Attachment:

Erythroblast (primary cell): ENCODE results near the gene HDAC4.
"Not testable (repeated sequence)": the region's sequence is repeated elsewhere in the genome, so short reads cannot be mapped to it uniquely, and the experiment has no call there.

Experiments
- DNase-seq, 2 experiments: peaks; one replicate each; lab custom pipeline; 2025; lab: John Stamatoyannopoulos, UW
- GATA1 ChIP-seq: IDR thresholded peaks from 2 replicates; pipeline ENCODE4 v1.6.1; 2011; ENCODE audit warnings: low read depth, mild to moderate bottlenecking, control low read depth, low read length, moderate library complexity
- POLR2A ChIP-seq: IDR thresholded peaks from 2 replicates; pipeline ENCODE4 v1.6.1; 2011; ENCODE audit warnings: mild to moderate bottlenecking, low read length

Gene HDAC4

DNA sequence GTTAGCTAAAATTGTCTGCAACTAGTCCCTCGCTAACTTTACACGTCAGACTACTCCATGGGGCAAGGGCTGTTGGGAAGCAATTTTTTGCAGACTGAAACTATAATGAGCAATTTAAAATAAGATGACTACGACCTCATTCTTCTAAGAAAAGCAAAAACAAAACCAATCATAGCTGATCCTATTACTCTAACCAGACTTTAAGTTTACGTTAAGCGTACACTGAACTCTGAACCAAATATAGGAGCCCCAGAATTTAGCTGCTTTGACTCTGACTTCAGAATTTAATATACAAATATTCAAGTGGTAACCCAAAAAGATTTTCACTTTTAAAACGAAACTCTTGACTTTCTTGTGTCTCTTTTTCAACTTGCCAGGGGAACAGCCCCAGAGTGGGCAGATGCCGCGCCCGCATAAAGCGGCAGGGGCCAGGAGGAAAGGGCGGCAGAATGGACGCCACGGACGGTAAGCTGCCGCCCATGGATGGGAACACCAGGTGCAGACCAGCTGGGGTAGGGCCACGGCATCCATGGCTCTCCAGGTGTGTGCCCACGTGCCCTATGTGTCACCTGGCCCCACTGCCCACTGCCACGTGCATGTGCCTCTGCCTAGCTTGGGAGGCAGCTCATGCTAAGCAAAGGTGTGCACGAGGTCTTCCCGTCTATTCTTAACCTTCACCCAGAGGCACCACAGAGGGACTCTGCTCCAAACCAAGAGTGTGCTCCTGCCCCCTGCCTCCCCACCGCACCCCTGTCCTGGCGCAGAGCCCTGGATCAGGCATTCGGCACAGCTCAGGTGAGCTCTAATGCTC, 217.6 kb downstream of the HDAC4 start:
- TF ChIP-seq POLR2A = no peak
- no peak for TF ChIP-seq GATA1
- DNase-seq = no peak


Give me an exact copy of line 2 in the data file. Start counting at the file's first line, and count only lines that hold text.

"Not testable (repeated sequence)": the region's sequence is repeated elsewhere in the genome, so short reads cannot be mapped to it uniquely, and the experiment has no call there.